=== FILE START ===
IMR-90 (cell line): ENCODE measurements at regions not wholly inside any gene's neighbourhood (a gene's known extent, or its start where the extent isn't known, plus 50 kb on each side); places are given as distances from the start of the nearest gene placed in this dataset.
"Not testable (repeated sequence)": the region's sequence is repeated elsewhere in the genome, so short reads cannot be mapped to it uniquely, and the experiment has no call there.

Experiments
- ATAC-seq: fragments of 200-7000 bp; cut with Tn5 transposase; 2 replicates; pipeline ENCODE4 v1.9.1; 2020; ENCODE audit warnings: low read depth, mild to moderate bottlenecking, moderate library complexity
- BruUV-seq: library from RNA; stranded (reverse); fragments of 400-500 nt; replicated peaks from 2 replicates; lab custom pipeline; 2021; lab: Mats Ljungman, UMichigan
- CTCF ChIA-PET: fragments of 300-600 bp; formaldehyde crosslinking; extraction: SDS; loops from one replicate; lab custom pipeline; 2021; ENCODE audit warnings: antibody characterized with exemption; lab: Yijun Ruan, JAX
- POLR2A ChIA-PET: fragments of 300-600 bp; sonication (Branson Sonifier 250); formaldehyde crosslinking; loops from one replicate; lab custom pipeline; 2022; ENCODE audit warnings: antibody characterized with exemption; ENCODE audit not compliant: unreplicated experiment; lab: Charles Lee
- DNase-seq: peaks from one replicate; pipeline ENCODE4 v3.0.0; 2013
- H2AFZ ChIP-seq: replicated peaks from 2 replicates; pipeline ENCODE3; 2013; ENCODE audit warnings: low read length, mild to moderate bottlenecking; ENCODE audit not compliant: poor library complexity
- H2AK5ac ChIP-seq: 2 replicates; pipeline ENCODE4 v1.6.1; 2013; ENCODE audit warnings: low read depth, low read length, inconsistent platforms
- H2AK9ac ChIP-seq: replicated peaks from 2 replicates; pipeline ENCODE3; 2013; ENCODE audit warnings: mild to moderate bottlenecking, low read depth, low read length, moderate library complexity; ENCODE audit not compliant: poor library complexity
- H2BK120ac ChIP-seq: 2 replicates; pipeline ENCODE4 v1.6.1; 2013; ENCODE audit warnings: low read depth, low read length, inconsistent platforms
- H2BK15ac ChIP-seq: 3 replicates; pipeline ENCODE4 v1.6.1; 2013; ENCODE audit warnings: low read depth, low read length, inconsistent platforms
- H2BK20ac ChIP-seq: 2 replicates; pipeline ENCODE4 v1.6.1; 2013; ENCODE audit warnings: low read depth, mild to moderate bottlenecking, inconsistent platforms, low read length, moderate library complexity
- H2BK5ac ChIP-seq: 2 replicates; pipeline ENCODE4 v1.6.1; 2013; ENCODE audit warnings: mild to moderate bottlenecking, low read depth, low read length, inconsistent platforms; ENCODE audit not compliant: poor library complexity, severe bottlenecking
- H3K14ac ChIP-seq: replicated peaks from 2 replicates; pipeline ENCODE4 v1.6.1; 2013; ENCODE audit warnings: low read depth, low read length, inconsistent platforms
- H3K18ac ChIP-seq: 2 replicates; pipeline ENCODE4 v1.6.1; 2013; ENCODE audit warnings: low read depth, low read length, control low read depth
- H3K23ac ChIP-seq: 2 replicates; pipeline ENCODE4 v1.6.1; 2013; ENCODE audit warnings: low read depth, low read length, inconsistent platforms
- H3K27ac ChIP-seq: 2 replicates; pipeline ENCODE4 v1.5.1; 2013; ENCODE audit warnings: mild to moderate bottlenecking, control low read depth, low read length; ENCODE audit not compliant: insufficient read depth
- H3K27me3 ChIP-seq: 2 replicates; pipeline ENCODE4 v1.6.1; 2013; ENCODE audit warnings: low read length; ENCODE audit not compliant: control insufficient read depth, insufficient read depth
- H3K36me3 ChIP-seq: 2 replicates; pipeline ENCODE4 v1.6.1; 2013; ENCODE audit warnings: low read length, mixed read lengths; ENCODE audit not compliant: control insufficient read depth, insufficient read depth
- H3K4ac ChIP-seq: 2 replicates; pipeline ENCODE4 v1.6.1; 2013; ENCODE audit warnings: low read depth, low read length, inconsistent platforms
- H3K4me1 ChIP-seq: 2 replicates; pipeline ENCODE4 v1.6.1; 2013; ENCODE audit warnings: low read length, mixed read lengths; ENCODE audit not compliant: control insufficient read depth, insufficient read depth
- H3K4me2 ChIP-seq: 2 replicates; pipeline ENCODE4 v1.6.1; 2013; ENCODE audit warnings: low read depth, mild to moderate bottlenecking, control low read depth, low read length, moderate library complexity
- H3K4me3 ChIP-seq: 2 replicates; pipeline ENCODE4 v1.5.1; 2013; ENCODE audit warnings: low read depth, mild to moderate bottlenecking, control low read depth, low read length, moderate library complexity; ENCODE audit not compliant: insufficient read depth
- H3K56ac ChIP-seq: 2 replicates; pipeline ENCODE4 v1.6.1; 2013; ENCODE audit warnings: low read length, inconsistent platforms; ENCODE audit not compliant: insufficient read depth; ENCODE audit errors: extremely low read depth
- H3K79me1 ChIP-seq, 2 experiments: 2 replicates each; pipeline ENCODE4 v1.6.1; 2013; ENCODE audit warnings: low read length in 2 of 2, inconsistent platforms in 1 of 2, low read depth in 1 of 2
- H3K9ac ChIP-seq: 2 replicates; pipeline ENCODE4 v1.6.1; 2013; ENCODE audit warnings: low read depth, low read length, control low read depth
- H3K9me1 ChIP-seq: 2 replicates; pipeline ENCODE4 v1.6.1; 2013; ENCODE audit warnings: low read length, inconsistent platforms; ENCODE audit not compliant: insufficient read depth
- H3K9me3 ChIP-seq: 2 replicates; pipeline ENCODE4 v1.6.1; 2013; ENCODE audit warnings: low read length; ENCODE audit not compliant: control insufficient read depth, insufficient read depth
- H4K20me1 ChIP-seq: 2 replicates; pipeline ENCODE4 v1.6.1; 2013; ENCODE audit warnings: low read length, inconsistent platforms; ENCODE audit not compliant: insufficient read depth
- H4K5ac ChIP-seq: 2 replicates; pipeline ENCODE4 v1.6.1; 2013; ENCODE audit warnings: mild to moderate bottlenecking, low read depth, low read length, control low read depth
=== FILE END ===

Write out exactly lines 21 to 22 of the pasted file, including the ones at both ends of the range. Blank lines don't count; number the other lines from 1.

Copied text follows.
- H3K36me3 ChIP-seq: 2 replicates; pipeline ENCODE4 v1.6.1; 2013; ENCODE audit warnings: low read length, mixed read lengths; ENCODE audit not compliant: control insufficient read depth, insufficient read depth
- H3K4ac ChIP-seq: 2 replicates; pipeline ENCODE4 v1.6.1; 2013; ENCODE audit warnings: low read depth, low read length, inconsistent platforms